Just days after Ish and Ritu Dhawan sent their 18-year-old son, Akul, back to college last month, they received a worrying call. Akul’s friend didn’t know where he was; he’d been missing since going to a party the night before.
The Bay Area-based family called the campus police at his school, the University of Illinois Urbana-Champaign, expecting to get more details, they said. They were transferred to the county coroner.
“He told me he’s deceased. I could not believe it,” Ish Dhawan told NBC News through tears. “Nobody bothered to tell us.”
Akul, a freshman engineering student, died in subzero temperatures around 500 feet from his last known location, and his parents say what they’ve heard from authorities since has yielded more questions than answers. The Dhawans maintain that police were negligent in their search for Akul and in their communication with the family.?
With their son gone, they say they want answers.
“I believe this is just a bad dream, I believe he is going to come back,” Ish said. “It is so unimaginable that a kid can die in this day and age right on the university campus.”
According to a press release from the university police department, Akul’s friend reported him missing at 1:23 a.m. on Jan. 20 after he left from a classmate’s dorm and couldn’t be reached by phone. An officer searched the area by driving “at a walking pace” along several roads and sidewalks between his last known location and his residence hall, asking passersby if they saw anyone. The release said the officer also called local hospitals and checked if Akul’s student ID was used at any campus buildings. None of the officers’ actions yielded results.
Akul’s body was found 10 hours later on the concrete back steps of a university building, not by police, but by a university employee, police said. The Champaign County Coroner said in its release that the final cause of death is pending toxicology results, but that Akul’s body showed signs of hypothermia.
“If somebody’s reported missing, you go and you look,” Ish Dhawan said. “You mobilize people. When the temperature is minus Fahrenheit, every minute is precious.”?
Ish and Ritu said they had met with several university officials as well as a detective with the campus police. None provided adequate answers, they said, and none have contacted them with updates since.?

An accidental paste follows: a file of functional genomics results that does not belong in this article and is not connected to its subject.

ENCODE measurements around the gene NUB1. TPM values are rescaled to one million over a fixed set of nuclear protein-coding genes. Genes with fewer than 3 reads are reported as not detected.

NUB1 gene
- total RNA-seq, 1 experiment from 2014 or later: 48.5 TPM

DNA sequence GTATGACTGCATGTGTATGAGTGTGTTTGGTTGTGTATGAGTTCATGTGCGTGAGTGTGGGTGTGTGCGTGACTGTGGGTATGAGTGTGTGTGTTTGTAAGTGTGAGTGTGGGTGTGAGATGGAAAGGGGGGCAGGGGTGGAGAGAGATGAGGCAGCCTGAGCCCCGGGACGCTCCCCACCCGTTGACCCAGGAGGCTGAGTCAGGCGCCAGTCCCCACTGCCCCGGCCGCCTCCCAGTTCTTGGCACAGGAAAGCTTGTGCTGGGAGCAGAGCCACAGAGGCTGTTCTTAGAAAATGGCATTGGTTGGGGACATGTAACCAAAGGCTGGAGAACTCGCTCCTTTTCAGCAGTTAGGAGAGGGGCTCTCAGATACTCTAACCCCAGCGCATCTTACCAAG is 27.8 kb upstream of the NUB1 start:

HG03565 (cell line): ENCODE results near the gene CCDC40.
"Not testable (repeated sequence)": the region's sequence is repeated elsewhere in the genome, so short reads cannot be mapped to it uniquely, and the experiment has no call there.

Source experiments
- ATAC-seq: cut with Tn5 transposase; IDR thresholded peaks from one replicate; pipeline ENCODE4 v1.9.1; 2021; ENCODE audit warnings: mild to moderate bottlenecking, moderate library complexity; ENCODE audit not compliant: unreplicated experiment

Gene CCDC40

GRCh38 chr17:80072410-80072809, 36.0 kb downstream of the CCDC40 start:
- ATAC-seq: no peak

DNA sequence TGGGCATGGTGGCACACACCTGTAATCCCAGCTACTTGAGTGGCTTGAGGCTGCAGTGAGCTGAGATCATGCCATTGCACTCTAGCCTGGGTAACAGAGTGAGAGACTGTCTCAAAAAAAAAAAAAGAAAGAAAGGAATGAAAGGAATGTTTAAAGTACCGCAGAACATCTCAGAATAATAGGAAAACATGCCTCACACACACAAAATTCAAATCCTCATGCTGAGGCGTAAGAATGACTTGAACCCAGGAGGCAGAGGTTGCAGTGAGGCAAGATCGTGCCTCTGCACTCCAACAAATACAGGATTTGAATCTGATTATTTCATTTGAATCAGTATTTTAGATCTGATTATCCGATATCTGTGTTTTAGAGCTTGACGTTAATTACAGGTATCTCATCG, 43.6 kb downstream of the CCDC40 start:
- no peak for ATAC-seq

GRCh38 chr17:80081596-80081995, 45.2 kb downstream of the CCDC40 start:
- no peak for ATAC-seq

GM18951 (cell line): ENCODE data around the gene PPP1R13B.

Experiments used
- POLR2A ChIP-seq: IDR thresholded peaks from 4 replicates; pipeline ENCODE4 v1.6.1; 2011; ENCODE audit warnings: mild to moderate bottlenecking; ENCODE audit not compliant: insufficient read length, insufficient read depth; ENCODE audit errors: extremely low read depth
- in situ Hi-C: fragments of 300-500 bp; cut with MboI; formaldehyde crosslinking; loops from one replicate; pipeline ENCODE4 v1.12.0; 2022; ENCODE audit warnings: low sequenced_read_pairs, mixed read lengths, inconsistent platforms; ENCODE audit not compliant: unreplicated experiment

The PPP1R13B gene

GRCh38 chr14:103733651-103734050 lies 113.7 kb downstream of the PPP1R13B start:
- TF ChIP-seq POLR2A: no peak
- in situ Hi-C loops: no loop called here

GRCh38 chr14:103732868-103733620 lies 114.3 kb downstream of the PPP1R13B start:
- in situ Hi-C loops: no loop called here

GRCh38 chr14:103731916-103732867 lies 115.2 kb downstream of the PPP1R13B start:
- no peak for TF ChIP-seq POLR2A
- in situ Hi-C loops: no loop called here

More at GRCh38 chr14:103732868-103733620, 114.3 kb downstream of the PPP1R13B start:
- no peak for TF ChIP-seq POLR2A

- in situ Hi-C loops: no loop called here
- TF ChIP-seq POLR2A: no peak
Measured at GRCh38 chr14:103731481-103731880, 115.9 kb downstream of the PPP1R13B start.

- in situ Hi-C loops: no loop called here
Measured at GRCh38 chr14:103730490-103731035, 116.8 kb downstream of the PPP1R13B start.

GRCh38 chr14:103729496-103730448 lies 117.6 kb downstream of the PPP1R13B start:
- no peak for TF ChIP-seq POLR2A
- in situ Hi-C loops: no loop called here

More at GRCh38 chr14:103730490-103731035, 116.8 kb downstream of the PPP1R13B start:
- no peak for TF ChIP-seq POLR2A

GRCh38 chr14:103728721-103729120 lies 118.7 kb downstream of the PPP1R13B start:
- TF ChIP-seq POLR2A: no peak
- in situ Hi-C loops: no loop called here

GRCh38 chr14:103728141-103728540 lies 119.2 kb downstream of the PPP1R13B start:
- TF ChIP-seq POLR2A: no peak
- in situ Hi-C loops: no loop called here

The University of Illinois and campus police did not respond to specific questions from NBC News, including about if there was a foot search and why they didn’t call the family.
“The safety of all of our students and community members is of the highest priority,” a police spokesperson told NBC News, saying the department is “heartbroken” for the family.?
The parents said state police should be involved, but the Illinois State Police told NBC News that they did respond and provided support services at the request of University of Illinois police. They directed follow ups to the university police, who didn’t respond to additional questions.
‘Full of energy, dreams and ambitions’?
Akul died a few days after returning to school from winter break, and his parents say they’re clinging to the last memories they have of him. A natural engineer since childhood, he was a lifelong lover of Lego. Back home for the holidays, he built a 5,000-piece Marvel Lego tower in one night.?
“We still have it. We’re always going to keep that,” his father said. “It was his last project.”
They remember their son as someone who was excited about life from the start. After spending most of his high school years remote-learning during Covid, he was thrilled with his new college life and friends when he started school in the fall, they said. In January, he couldn’t wait to return.
“I was FaceTiming him while he was filling his class registration, just a few days back,” Ritu said. “He was so excited.”?
Having lived most of his life in the Bay Area, Akul wasn’t used to the cold, his parents said, so, while he was home, they shopped for all the winter clothes he could possibly need. The night he died, it was minus 1 degrees Fahrenheit; Ish Dhawan said he learned later that Akul had left his jacket at a friend’s dorm since the party was just across the street and there wasn’t a coat check.
“He just turned 18 in September,” Ish said. “He was a very young, very naive 18-year-old kid.”?
Two weeks later, the Dhawans are waiting for Akul’s stuff, much of it brand new for the semester, to come back in boxes. Still baffled by the details of that night, they’re calling for an independent investigation into what happened.
“I don’t believe anything the police are saying,” Ish said.?
As they look back on the years they spent with Akul, they say they’ll never stop missing him.
“He was just a happy-go-lucky kid,” Ish said. “A typical kid with all the desires and ambitions.”
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